[ecis2016.org] We look at some of the features that home seekers are likely to pay greater attention to in housing projects in a post-Coronavirus world
Commentators are working up a frenzy on how the future of work will be ‘work from home‘. However, not many seem quite as excited about the future of living. Being locked-in for several weeks in apartments that may be a few hundred sq ft in size, is exposing its cracks, figuratively speaking, to its residents. Coming out of the dark period of the Coronavirus pandemic, home buyers must wish they had attended Hogwarts and learned five magic spells that could conjure up their dream home.
You are reading: Coronavirus impact: What type of housing projects will buyers seek?
Projects that offer health benefits
Lumos solem (Let there be light): Natural light and ventilation are often not given due importance in most modern high-rise apartment complexes. The lucky few metro-dwellers who have balconies in their apartments, are cherishing them after years of neglect. The unlucky multitude, on the other hand, are ruing the lack of one. Residents privileged to live in apartment complexes with more greenery, have rediscovered forgotten sights, sounds and smells. A complement to these endowments of nature is a heightened sensitisation to wellness. A primary health centre within the development, no longer seems an embellishment. A planned wellness regimen within the community is an attraction. Finally, hitherto profligate families are learning to make do with less, reducing waste and contributing to a sustainable future.
What’s stopping you from buying a new home?
Locations with retail and other facilities
Locus servitio placere (Room service please): Wouldn’t we all heave a sigh of relief if our daily burdens were taken care of? The neighbourhood grocer offering doorstep delivery, has reasserted his immutable value in our lives, reclaiming ground ceded to e-commerce. Customers will prefer homes with convenience retail and pharmacies at close reach. Concierge and at-home services would appeal to senior citizens and double-income households. Many housing societies have cobbled these services together during the lockdown. As new habits take root, home owners will wonder why these were not part of the living experience from the outset.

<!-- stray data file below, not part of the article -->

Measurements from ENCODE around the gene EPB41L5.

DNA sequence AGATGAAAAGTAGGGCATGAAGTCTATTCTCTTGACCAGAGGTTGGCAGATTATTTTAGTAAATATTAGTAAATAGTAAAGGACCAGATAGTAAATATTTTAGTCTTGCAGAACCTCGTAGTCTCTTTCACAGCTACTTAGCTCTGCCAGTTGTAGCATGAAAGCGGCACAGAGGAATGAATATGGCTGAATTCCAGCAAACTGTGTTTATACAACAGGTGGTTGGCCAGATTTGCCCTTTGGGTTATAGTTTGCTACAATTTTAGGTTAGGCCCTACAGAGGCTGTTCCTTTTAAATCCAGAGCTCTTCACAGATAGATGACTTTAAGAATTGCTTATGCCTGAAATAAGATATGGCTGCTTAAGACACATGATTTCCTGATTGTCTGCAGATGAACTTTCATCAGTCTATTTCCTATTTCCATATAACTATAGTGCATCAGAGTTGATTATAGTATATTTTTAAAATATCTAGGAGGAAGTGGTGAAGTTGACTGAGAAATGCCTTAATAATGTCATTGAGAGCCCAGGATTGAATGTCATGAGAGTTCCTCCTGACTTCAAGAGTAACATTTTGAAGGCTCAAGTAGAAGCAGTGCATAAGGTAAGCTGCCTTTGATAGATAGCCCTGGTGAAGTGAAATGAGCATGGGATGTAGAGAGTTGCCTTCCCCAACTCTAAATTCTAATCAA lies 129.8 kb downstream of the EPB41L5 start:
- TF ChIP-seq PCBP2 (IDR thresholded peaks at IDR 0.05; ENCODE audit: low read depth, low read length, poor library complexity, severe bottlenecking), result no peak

More utility from the same space
Da nobis plus spatii (Give us more space): For the first time in a while, all the family members are concurrently co-habiting their apartment, 24×7. It is bound to feel smaller. Every sq ft of the apartment is being put to novel uses. Can the same corner of the house accommodate a study for the children’s online classes, as well as a workspace for the parents? Can the bedroom or the kitchen double up as a home office during the day? Common amenities in the project are also suddenly being held to a new set of expectations. Can they serve more than one purpose? Are they designed for the new norms of socially distant interaction and personal hygiene? Some popular amenities – the swimming pool and gym – will be relegated to many months of disuse, bringing into question their high maintenance cost for operations and upkeep.
Cingite me cum amicis (Surround me with friends): Some housing societies have navigated these lockdown restrictions better than others, with residents working with the office-bearers for the common good. There have been heartening reports on how strangers have come to the aid of hapless neighbours. Seniors have been adopted by younger families. Gated communities are no longer impervious to its immediate surroundings. Well-managed societies in harmonious and orderly neighbourhoods, will attract attention over others.
Greater provision for home appliances
Summone gente mea (Summon my genie): Some learning curves are not pleasant. Despite becoming more familiar, household chores remain burdensome. It should not surprise us if consumers, smarting from their over-dependence on domestic staff, view home appliances with a new fondness. To make full use of them, however, homes will need to be designed around a higher intensity of appliances, starting with planning for required power loads and water usage. Ventilation demands will change too, as will the need for enhanced safety. Planned spaces to house these appliances, unhindered access to operate them, and appropriately located spouts and sockets, will all require careful thought.
None of these wishes are new. Customers have voiced these desires in the past. However, in the long list of demands, these have often been sacrificed in favour of other functional needs and economic constraints. Development rules too have not paid adequate attention to these aspects of planning and have progressively eliminated concessions due to rampant misuse. Developers, picking up the cue, have paid them lip service, stitching them into their products in a patchwork manner and never really committing to them. It remains to be seen whether the experience of the lockdown will persuade development authorities to mandate some of these features and prompt customers to put their wallet where their heart has already been.
(The writer is chief executive, Mahindra Happinest. The views expressed in the article are his personal views.)
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